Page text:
A list of other common mental health conditions and their risk factors can be found on Homage's website. Operating in Australia, Homage pairs industry leading care professionals and smart technology to provide holistic home and community-based care to seniors and adults.

First Aid for Mental Health Disorders

If you are concerned that someone is displaying signs of a mental health disorder, the best thing to do is to talk to them about it. It can be difficult to approach someone about mental health, but it is important to let them know that you are there for them.

If the person is in immediate danger, call 000 for emergency services. For more information on managing first aid for suicidal people, check out our article here.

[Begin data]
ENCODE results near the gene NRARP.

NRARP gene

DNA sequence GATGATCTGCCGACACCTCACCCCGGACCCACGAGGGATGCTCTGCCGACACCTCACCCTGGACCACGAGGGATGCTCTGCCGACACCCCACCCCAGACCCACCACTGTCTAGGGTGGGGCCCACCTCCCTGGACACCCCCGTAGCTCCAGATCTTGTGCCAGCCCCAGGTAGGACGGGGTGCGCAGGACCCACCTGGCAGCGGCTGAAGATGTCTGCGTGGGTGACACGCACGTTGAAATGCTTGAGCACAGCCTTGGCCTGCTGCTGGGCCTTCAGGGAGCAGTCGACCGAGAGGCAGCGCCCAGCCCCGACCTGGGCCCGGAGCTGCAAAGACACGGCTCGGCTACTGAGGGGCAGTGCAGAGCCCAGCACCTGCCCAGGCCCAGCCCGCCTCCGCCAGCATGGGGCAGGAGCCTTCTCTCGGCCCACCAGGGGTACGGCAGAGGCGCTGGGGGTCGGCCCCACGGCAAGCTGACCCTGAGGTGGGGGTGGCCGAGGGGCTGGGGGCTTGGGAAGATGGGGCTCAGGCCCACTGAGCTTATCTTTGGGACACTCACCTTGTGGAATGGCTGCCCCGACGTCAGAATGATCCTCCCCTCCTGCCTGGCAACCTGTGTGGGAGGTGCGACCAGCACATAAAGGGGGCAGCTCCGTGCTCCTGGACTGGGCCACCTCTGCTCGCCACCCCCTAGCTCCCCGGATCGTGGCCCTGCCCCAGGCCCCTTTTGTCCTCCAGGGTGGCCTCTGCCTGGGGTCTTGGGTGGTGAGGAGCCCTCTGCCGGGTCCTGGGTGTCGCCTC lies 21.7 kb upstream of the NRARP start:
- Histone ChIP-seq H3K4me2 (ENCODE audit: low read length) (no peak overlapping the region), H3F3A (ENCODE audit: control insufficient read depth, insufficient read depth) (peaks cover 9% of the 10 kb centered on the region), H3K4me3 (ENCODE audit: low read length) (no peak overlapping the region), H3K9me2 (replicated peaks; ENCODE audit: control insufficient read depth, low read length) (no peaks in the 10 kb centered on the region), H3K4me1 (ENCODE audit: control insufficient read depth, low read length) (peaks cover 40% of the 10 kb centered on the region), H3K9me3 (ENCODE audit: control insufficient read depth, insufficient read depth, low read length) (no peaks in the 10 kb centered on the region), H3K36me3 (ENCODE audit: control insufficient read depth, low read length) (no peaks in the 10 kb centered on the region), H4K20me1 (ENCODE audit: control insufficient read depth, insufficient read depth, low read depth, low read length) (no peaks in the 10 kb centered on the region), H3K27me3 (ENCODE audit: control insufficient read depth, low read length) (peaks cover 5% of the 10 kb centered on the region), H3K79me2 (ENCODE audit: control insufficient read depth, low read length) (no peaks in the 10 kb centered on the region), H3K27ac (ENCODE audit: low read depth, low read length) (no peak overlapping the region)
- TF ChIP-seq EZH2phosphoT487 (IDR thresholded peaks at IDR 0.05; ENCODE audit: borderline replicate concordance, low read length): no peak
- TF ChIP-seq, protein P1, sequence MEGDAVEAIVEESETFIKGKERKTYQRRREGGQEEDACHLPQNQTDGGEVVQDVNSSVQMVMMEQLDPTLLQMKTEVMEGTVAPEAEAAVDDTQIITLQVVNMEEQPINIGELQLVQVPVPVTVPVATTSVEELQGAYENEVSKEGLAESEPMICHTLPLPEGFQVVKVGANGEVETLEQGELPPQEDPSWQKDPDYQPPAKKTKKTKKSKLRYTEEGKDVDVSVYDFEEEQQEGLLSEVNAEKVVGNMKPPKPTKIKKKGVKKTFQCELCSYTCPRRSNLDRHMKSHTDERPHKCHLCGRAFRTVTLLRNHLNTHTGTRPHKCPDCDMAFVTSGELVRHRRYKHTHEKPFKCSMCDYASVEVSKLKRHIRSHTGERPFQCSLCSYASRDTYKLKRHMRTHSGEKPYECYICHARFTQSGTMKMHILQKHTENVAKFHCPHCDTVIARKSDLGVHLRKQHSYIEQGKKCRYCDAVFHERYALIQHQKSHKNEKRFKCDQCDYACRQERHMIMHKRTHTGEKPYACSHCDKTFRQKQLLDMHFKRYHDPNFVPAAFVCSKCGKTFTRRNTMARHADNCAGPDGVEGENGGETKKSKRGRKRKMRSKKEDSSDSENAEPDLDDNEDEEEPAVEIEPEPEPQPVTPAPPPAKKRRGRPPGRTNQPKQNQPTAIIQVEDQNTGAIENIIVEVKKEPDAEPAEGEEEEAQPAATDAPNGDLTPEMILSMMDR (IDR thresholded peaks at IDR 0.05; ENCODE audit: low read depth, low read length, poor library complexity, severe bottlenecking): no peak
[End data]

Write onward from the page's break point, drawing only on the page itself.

If the person is not in immediate danger, but you are concerned for their welfare, you can:

  • Encourage them to see their GP or mental health professional
  • Offer to go with them to their appointment
  • Help them to make an appointment with a mental health professional
  • Help them to access support services such as helplines or support groups
  • Encourage them to exercise and eat a healthy diet
  • Encourage them to spend time with friends and family

You can also do a first aid course or mental health first aid course. These courses teach you how to recognise the signs and symptoms of mental illness, how to provide initial emergency support, and how to connect people with professional help.

Mental health issues and mental illness are two different things. Mental health issues are warning signs that something may be wrong, while mental illness is a diagnosable mental disorder. It is important to know the difference between the two, as well as the signs and symptoms of mental illness, so that you can provide help if someone appears to be struggling.